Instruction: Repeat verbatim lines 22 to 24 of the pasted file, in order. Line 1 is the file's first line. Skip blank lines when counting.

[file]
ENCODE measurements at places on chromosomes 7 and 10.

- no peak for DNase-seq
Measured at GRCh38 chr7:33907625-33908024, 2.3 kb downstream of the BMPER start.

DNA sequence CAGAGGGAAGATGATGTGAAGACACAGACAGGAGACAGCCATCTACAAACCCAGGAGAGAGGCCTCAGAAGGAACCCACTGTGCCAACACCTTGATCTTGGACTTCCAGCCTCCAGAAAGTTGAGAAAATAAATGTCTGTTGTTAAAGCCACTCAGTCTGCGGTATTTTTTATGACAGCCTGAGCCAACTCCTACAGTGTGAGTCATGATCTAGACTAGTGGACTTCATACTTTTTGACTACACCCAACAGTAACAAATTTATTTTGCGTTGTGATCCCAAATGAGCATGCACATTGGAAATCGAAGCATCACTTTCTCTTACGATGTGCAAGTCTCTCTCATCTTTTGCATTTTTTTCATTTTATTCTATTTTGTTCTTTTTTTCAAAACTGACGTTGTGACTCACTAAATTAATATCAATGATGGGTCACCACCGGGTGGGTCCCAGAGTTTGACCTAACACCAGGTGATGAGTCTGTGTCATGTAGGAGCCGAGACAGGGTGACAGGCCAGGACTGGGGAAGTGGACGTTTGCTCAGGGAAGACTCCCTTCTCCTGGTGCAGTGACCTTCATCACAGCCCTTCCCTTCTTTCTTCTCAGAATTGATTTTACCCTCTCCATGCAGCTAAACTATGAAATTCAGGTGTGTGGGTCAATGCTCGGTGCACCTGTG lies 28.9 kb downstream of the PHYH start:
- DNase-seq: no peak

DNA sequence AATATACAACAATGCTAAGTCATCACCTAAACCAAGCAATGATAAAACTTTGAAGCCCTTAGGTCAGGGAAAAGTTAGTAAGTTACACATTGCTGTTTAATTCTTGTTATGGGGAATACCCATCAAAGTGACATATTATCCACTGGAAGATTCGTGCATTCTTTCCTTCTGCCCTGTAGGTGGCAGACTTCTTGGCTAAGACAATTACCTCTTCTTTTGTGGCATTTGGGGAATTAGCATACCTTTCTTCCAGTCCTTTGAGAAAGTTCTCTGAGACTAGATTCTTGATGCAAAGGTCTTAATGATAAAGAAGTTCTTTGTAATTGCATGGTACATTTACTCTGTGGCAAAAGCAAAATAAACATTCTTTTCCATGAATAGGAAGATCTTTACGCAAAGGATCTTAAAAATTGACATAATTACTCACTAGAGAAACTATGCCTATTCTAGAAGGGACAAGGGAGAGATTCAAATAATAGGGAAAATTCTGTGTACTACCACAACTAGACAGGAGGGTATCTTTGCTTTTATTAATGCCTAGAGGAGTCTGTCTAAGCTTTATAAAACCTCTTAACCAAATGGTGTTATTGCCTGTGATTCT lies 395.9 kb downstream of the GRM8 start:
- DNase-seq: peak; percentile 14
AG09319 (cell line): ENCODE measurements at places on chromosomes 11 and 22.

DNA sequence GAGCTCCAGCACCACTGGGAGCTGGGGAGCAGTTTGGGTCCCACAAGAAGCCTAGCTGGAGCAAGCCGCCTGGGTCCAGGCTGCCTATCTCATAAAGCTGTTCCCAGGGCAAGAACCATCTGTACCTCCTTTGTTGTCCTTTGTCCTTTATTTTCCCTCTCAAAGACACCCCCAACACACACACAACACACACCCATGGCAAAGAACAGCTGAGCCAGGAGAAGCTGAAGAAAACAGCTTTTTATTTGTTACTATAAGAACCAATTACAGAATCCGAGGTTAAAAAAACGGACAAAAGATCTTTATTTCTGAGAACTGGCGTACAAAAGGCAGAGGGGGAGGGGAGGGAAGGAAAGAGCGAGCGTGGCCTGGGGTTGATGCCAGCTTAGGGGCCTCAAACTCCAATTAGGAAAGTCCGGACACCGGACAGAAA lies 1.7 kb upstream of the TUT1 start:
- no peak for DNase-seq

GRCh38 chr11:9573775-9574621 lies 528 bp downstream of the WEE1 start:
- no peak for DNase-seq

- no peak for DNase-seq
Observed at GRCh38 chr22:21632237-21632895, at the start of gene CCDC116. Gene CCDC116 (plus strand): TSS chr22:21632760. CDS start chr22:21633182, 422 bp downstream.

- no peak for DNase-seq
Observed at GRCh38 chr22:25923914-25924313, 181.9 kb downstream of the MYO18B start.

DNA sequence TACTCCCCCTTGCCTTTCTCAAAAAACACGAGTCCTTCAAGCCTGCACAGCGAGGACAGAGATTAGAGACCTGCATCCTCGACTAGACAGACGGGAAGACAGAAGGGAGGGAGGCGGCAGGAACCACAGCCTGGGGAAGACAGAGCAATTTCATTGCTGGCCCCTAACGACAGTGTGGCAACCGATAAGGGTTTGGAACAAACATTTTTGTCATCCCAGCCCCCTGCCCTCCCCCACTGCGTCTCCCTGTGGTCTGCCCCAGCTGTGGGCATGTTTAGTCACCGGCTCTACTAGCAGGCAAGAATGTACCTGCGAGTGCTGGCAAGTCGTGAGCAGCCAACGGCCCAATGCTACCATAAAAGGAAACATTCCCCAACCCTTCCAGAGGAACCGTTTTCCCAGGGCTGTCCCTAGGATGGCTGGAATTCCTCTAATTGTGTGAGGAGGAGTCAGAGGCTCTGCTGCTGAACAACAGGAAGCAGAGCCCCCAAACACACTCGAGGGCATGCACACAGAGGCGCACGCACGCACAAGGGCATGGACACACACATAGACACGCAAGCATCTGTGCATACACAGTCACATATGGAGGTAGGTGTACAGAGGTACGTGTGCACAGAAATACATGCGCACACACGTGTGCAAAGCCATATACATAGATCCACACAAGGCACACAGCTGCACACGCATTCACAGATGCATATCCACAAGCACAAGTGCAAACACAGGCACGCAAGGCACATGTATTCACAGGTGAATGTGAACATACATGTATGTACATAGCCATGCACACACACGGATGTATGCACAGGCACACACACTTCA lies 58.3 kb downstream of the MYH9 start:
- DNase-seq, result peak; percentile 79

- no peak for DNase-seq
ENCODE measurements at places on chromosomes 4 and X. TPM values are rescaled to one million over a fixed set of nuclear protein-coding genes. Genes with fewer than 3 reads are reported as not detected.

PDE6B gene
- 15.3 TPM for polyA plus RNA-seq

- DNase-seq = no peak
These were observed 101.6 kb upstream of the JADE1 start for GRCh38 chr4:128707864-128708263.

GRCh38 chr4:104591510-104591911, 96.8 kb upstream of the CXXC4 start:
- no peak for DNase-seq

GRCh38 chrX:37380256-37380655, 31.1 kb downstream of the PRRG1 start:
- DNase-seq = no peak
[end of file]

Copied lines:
- 15.3 TPM for polyA plus RNA-seq

- DNase-seq = no peak
These were observed 101.6 kb upstream of the JADE1 start for GRCh38 chr4:128707864-128708263.